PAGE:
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Time Travelers: America in World War II Review by Kathy Gelzer

Amy Pak
Homeschool in the Woods
3997 Roosevelt Highway
Holley, NY 14470

Time Travelers is a series of CD unit studies, with printable projects for various time periods. The philosophy is that hands-on history is a better teaching method, as well as lots more fun and memorable. I was given the America in World War II CD to review.

This is a fully organized, easy to navigate CD with attractive lettering and graphics. There are plenty of linkable icons, and multiple ways to get where you want to go. No fear of getting lost here! It is recommended that you read through the menu topics first, because of the organizational and teaching tips contained therein.

Besides a computer and printer, you will need paper and cardstock, colored pencils and a sharpener, scissors, an exacto knife, tape and glue, and a three-ring binder for every student. I think a paper cutter would be handy as well. Other supplies needed are listed at the beginning of each individual project.

This CD has twenty-five lessons, covering everything from the beginning to the end of WWII including Ante Bellum, Hitler, Pearl Harbor, the Holocaust, Iwo Jima to name just a few. There are four sections of introductory material to help you get started and keep you organized. Don't be tempted to jump in before you read these, as the tips will help your projects run more smoothly. Finally, "Other Resources" are all master pages in numerical order, photos of completed projects (in lesson order), so you can see what they should look like, and the final lapbook assembly instructions, complete with photos.

The lesson structure is as follows:   a couple pages of introductory text to give you an overview, project pages, and master pages for all the projects. Here is a sampling of some of the projects contained in one lesson:   penmanship exercise, notebook timeline, newspaper article, map work, and a lapbook. Several of these are ongoing projects throughout the lessons. For example, penmanship exercises are included in every lesson, consisting of quotes for copy work. This is not as simple as providing the quotes to be copied; four components are included:   an example of the quote in cursive, the same example in dashed letters to be traced over, a dashed line page, and a page with regular lines. Likewise, the timeline is an ongoing project with new figures (about 25 for every section of five lessons, titled and dated), some of which are added to each lesson. Once again, these are not to be simply glued onto regular paper, but placed on an included timeline template, using the contiguous teacher key to ensure correct placement by the student.

There are a variety of projects for a variety of interests. Suggested for grades three through eight, I even spotted a few projects that would be appropriate for high school students, especially some of the creative writing assignments. Plus, no one is too old for tried and true timeline and map work. A newspaper assignment, "Frontline News," appears in many of the lessons throughout. In this assignment, the student pretends to be a WWII military journalist who writes ads and articles on various wartime topics, which are suggested by the lesson being studied. A couple of the projects are more extensive than notebooking or lapbooking, and may take more time and effort to complete. There are instructions for sewing projects, and for growing a Victory Garden. You can pick and choose which projects to do, depending on your unique family situation and needs.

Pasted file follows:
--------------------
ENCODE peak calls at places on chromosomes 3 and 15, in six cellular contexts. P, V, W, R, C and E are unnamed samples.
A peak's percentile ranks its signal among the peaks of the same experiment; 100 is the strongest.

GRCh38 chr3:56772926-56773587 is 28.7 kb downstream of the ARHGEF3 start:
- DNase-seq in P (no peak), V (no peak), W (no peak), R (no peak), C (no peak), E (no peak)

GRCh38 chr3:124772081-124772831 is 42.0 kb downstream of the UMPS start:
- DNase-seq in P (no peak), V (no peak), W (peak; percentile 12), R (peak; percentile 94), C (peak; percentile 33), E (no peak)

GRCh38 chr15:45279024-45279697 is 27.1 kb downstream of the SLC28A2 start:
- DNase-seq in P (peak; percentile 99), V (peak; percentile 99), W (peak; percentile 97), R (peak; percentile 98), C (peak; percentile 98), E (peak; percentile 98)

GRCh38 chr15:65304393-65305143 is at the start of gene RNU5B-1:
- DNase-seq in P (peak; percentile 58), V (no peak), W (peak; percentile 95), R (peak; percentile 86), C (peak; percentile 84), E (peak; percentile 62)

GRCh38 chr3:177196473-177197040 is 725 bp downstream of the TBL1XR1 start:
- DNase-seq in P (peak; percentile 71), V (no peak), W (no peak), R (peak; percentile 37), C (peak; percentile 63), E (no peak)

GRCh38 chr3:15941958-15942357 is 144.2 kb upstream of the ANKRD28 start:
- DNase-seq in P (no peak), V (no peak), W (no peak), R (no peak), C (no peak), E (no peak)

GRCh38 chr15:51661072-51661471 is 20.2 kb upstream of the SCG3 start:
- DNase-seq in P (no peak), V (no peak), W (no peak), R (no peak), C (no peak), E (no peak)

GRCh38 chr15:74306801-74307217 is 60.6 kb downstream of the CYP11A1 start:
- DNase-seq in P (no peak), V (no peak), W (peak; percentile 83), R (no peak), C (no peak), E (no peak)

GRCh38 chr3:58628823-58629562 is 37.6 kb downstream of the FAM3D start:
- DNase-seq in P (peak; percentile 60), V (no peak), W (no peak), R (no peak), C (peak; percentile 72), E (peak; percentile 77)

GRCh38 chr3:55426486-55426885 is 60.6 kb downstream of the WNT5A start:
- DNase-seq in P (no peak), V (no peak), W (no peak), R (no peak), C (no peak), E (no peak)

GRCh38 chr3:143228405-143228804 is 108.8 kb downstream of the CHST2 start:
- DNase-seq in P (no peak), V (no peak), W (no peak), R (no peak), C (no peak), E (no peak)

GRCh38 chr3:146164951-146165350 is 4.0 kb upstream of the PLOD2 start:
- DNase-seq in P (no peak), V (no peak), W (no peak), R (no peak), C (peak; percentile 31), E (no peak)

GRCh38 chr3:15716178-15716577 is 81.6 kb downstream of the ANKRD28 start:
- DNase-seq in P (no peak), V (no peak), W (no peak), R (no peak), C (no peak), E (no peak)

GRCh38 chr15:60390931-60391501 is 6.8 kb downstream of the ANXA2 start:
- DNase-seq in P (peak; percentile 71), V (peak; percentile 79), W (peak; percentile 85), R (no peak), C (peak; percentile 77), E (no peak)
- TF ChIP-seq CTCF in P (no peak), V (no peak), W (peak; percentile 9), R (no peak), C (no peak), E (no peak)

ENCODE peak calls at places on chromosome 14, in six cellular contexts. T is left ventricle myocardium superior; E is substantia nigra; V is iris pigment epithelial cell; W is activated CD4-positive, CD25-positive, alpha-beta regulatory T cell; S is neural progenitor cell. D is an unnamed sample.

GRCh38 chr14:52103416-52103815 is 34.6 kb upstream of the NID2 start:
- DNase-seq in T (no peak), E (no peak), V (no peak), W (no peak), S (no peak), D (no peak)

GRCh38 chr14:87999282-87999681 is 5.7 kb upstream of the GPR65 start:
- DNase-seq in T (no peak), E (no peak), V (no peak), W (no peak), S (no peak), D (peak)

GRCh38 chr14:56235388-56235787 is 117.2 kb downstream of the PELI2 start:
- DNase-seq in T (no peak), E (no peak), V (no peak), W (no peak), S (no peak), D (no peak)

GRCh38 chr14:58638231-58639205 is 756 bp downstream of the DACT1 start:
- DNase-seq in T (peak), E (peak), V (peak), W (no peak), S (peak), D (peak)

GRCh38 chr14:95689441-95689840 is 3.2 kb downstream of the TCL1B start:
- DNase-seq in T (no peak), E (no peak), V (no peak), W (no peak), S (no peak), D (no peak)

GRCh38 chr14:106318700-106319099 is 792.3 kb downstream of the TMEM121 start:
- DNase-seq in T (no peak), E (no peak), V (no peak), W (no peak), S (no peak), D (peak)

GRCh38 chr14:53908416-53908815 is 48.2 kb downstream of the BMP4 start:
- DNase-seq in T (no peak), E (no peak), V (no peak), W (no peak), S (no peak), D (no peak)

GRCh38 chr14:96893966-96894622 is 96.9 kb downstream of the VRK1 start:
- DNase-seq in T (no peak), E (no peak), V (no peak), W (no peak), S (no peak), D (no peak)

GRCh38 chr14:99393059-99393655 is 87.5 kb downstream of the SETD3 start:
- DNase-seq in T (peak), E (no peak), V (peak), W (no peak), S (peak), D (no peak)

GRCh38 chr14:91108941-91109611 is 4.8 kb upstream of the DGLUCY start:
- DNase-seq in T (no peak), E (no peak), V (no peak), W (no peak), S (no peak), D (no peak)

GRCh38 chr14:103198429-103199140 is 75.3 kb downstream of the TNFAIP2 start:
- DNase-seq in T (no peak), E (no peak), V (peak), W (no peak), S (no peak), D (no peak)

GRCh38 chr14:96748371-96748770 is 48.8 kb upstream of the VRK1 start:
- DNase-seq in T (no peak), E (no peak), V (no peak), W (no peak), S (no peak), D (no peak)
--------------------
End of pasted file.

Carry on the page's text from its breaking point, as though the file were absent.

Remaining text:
Once these project pages are printed and completed it is suggested they be put into a presentation notebook, and yes, the cover and spine inserts are here for you in full color or black and white for you to color yourself. The spine inserts are supplied in three sizes (one inch, one and a half inch, and two inches). Every preference and detail has been seen to!

In the "Teacher Helps" section, there is a single-page lesson planner outline of all twenty-five lessons. This is meant to be used only as a guide, with the freedom to use the calendar as you see fit, such as stretching projects out over several days, omitting ones with little personal appeal, etc. In addition, there is an extended resource list, where you will find Cornerstone of Freedom and Landmark titles, non-fiction, historical fiction, and even a devotional recommendation. Also listed are videos, audio books, music, and a website. As you can see, even though each lesson's introductory text contains all the information needed to complete the projects, you have been provided with plenty of opportunity to dig deeper into a particular topic, using this ample resource list. Timeline and map keys are also found under the "Teacher Helps" section.

I heartily recommend the Time Travelers series as a way to enliven your history studies! All the creative footwork has been done for you--just point and click away! Used on its own, or to complement another history program you are already using, this will be a big hit and make history much more meaningful.

Product Review by Kathy Gelzer, The Old Schoolhouse® Magazine, LLC, January, 2012